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EDITIONS
Wednesday, 17 March, 1999, 19:41 GMT
UK citizenship extended to territories
The United Kingdom has decided to grant all residents of its dependent territories the right of abode, Foreign Secretary Robin Cook has confirmed.

The change extends British citizenship to 150,000 people. But the territories will have to change some of their laws in return.

Robin Cook: No flood of settlers from territories expected
In a Commons statement, Mr Cook said the change in status would be made on a non-reciprocal basis as many territories had expressed concern about their ability to absorb settlers.

The White Paper on the future role of the territories, titled Partnership for Progress, had decided to re-name them "UK overseas territories", the foreign secretary said.

The various territories were "energetic, self-governing and anything but dependent", he said.

The changes affect 13 territories scattered across the world. Many are tiny, remote islands - the remnants of the British empire.

They lost their citizenship rights under the Conservative government in 1981. Mr Cook said legislation would return these "at the earliest possible opportunity".

Residents of the Falkland Islands and Gibraltar, with a combined population of around 33,500 already have full citizenship rights, while four others, such as British Antarctica, are uninhabited.

The inhabitants of the island of Montserrat were granted full UK citizenship after the volcano there erupted nearly two years ago.

The foreign secretary said a Council of the Territories, composed of the chief minister of each would be set and meet before the end of the year.

The Queen on a visit to Bermuda, one of the 13 remaining territories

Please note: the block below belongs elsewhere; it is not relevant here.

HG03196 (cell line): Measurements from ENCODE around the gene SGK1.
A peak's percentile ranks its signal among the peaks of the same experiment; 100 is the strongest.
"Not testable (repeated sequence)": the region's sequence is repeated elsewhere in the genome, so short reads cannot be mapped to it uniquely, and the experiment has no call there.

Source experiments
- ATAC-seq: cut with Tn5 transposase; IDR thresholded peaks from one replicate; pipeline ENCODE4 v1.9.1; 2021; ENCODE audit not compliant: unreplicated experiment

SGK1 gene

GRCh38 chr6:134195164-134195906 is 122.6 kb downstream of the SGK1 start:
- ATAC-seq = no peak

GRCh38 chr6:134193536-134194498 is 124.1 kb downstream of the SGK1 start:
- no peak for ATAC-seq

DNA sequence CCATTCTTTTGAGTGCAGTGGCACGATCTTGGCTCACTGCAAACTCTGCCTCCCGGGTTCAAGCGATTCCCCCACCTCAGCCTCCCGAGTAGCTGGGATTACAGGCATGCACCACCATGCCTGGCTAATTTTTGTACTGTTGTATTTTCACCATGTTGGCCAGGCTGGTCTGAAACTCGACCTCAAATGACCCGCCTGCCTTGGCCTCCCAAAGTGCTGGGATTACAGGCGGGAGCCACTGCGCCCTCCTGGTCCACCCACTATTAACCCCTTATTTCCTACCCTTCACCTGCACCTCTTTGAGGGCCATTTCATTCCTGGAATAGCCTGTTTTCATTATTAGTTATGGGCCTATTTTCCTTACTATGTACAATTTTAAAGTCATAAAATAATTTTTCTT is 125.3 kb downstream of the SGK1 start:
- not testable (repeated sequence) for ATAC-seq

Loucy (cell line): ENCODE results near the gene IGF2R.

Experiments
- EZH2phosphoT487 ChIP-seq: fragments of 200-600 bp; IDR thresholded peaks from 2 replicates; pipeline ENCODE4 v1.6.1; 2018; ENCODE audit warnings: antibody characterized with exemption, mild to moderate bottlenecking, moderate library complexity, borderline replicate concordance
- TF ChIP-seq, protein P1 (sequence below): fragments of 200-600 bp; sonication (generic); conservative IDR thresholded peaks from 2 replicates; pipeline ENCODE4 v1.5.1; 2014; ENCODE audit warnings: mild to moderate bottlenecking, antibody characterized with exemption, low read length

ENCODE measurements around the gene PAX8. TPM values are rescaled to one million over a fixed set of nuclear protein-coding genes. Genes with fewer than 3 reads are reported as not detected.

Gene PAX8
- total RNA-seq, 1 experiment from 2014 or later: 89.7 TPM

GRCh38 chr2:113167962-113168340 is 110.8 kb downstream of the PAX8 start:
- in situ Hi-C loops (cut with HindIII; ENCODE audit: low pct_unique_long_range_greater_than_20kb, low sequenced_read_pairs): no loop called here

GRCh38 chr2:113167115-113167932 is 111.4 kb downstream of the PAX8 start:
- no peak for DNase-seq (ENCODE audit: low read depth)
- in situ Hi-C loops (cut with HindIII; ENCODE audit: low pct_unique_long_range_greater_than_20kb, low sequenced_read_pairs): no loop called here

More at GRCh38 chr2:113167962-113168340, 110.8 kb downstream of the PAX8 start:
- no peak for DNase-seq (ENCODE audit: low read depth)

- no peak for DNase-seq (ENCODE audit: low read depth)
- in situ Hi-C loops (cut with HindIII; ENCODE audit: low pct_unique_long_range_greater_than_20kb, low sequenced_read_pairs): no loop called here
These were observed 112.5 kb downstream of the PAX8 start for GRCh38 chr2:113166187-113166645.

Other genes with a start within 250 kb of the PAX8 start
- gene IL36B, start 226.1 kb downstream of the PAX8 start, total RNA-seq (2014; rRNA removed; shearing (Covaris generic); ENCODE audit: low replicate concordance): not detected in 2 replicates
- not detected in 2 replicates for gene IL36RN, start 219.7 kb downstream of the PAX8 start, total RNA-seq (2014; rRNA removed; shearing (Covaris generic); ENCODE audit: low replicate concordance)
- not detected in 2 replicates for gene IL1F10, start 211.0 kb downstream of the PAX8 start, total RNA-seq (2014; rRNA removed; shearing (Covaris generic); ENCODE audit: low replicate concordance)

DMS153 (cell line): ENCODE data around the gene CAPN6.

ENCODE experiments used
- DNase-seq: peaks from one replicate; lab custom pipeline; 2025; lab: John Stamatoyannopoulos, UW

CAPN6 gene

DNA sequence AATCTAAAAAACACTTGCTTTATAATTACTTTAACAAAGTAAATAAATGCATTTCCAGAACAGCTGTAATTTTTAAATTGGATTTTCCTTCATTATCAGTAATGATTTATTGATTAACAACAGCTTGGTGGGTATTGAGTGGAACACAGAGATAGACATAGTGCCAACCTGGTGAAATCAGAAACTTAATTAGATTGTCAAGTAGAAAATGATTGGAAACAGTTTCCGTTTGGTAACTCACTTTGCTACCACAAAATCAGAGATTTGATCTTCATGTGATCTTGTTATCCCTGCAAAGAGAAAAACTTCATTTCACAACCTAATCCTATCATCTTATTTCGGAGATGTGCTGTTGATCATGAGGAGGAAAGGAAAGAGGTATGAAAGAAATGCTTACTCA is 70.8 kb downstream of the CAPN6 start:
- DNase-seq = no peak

Mr Cook said the right of abode and citizenship would be welcomed throughout the overseas territories.

But he said there was scant risk of an influx of people arriving from them to live in Britain, as the majority had a higher standard of living.

"We do not expect this change in status to result in any substantial number taking up their right to live in the United Kingdom."

The territories themselves would be required to make a number of changes in their laws, Mr Cook said.

All the territories would be required to meet in full international standards on money laundering, transparency, law enforcement co-operation, and independent financial regulation by the end of the year.

Equally, their legal systems should be brought into line with the European Convention on Human Rights and the International Convention on Civil and Political Rights.

Mr Cook told the House of Commons all the territories had responded positively during consultation with them on the White Paper.

"It is a striking measure of the extent to which the dependent territories view that partnership that during the consultation, none expressed a preference for independence."

 WATCH/LISTEN
 ON THIS STORY
Video
Mark Connelly reports: "Some 150,000 people could be affected"
Video
Bridget Kendall reports: Former colonies need to tow the British line
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19 Mar 99 | Business
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